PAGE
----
<< Back to Programming Forum   Search

Posts 1 - 2 of 2   
Breaking mod changes in 0.03: 4/10/2017 15:46:08

Level 61

Warzone Creator
Hey mod developers!

There's going to be some breaking changes in the next update to the mod framework.

TL;DR: If you're using the "Armies()" function, change it to "WL.Armies.Create()". If you're using "PlayerID.Neutral", change it to "WL.PlayerID.Neutral"

I'm going to avoid making breaking changes as much as possible. This will become more true once the mod framework hits version 1.0 -- after that, I'll try REALLY hard not to make breaking changes. But at this early stage of the game, I feel it's better to get the API right rather than stick with bad decisions forever.

One of the things I'm tacking next is figuring out how to do constructors and static functions. Right now, there's a constructor to the Armies class simply called "Armies()" (that is, a function in the global namespace named Armies).

We currently don't expose any static functions but that won't be the case forever so I am thinking through how we want to do it. Say we have a static function on Armies named Foo. The logical choice for calling it would be "Armies.Foo()", but that won't work if our constructor is named Armies like it is now since the name conflicts. We could do Armies_Foo() or ArmiesStatic.Foo() but I don't like either of those.

Another issue with Armies() is I don't feel it's descriptive enough that you're creating an Armies object. Armies.Create() and Armies.Foo() makes everything very clear.

Another issue is that, once we add constructors and static functions for every class, we're going to be dumping a LOT of things into the global namespace. That has a problem, since every time you add something to the global namespace, you risk breaking things. For example, if WarLight adds a Nuke class, but someone's mod uses a global variable named Nuke, then adding that class could break the mod.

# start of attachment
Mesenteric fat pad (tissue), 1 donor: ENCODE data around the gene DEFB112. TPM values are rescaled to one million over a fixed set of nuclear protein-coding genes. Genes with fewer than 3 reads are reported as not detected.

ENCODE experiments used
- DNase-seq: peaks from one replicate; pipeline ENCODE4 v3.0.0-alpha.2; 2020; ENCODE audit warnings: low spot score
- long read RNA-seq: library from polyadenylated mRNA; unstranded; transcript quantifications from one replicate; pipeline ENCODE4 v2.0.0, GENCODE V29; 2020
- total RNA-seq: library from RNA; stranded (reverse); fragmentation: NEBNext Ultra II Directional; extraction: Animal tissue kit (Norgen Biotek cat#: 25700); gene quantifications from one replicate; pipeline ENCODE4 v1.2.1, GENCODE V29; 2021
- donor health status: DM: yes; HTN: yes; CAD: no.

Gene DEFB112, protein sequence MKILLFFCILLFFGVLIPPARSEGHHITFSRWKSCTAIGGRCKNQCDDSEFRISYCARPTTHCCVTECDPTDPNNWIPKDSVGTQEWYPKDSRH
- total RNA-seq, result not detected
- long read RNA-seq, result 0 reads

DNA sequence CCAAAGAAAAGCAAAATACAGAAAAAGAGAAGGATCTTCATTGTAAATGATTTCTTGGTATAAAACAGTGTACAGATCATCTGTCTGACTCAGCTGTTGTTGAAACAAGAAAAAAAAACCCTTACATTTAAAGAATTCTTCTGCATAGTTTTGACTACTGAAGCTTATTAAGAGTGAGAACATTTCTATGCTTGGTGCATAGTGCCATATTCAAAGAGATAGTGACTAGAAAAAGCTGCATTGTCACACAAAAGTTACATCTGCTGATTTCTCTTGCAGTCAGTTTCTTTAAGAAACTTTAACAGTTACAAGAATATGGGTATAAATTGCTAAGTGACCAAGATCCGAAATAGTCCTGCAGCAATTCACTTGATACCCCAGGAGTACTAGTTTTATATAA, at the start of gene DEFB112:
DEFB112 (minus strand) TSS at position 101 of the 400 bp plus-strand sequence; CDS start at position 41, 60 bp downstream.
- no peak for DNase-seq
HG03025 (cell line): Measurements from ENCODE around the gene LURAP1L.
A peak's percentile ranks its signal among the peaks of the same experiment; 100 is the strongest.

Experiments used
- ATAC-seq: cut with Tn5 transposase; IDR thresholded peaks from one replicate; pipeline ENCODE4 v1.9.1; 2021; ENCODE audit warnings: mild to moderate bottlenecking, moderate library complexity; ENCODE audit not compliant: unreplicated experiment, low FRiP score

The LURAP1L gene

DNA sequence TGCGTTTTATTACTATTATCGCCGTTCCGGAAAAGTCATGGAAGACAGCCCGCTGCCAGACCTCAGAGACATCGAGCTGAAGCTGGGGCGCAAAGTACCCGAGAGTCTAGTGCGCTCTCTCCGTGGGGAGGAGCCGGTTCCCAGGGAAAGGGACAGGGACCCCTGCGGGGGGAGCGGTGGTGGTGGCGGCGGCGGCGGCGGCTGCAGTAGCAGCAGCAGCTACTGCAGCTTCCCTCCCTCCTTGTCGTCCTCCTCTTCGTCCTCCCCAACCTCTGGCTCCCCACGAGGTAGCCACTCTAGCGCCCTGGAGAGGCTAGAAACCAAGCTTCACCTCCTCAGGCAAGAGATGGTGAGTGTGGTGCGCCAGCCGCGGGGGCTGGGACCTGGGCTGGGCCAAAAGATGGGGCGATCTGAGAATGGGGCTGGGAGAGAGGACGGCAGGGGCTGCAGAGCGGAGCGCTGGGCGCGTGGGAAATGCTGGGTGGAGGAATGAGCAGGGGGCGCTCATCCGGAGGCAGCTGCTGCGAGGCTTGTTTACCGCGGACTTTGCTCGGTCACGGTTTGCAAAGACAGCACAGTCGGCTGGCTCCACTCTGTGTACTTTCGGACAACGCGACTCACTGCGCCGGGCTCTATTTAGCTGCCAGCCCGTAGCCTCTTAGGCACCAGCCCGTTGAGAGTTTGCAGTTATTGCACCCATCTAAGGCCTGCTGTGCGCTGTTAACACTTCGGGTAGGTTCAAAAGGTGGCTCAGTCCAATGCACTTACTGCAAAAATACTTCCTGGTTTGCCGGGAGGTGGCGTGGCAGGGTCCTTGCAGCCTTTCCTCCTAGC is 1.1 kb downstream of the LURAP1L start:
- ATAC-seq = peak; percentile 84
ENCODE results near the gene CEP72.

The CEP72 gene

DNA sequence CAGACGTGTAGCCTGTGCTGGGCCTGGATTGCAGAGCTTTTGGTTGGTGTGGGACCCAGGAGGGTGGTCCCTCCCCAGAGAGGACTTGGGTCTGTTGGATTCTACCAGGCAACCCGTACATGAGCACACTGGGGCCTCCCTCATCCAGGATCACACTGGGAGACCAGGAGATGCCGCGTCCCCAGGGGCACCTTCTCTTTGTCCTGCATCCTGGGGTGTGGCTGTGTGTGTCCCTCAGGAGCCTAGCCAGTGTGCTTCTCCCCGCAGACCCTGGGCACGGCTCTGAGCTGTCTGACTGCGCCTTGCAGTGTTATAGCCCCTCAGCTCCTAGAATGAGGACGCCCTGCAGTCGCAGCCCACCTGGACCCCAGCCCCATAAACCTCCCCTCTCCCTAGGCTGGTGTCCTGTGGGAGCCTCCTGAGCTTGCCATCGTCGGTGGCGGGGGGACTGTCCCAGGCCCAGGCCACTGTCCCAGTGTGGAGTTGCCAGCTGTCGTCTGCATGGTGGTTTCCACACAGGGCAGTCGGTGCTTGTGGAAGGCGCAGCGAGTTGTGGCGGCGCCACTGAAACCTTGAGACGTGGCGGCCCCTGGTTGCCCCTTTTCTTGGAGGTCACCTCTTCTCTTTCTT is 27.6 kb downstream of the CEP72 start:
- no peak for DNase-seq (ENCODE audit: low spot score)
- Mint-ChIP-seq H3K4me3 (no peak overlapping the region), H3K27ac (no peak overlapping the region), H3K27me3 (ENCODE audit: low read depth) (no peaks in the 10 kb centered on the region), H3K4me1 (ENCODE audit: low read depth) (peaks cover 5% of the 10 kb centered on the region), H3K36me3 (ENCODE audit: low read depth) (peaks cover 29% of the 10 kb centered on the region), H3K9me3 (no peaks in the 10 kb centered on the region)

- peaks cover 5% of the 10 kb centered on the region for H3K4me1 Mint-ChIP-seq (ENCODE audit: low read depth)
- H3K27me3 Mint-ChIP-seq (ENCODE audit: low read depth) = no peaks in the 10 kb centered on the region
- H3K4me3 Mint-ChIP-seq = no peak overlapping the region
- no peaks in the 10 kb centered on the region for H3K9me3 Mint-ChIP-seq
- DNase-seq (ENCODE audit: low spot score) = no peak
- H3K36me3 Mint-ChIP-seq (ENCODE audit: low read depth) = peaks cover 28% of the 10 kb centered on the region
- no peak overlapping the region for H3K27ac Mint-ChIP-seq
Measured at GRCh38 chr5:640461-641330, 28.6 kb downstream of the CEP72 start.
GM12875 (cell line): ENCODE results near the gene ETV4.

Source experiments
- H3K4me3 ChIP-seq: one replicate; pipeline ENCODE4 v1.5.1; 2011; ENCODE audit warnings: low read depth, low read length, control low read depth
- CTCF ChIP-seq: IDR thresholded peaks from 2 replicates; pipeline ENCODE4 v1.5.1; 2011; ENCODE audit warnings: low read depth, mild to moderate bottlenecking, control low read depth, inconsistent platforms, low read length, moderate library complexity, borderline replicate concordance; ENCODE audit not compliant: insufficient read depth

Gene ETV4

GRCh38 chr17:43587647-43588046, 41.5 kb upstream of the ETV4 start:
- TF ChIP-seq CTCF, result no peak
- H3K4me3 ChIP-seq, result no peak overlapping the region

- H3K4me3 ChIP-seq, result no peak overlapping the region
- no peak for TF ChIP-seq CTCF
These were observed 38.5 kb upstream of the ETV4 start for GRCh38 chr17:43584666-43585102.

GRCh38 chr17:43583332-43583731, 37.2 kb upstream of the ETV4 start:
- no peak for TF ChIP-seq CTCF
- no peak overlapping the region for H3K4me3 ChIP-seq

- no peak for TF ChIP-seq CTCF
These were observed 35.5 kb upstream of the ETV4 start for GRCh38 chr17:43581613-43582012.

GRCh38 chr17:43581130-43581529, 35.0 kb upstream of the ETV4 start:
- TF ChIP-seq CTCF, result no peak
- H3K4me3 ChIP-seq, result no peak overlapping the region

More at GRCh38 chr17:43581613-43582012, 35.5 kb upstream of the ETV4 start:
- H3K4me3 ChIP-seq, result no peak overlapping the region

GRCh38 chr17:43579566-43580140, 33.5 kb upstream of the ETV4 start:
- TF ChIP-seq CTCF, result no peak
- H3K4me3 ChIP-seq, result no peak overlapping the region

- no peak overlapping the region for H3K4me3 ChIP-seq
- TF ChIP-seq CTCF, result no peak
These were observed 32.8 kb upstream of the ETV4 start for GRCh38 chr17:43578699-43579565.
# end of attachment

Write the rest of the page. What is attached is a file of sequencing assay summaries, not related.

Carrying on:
The proper solution to this is to add all of WarLight's classes into a namespace, for which I've chosen "WL". So instead of accessing classes like Armies directly, you'll now write WL.Armies. Technically WL is just a table, but effectively it accomplishes the same thing as namespaces in other languages (it works much like javascript in this regard.)

This fixes the conflicts since a mod will never name a variable WL, and it also has an added benefit in making the mod framework faster. If everything was a global, the mod framework would have to loop through every possible global and create them one-by-one before calling any mod function since it couldn't know what would be accessed. With the WL table, it can just register WL and anything you call on WL turns into a callback and the mod framework can create the individual class or function on-demand.

Anyway, I hope to avoid making breaking changes in the future but I hope you'll bare with me through this one. Let me know if you have questions!
Breaking mod changes in 0.03: 4/10/2017 16:14:03

Level 61

looking good
Posts 1 - 2 of 2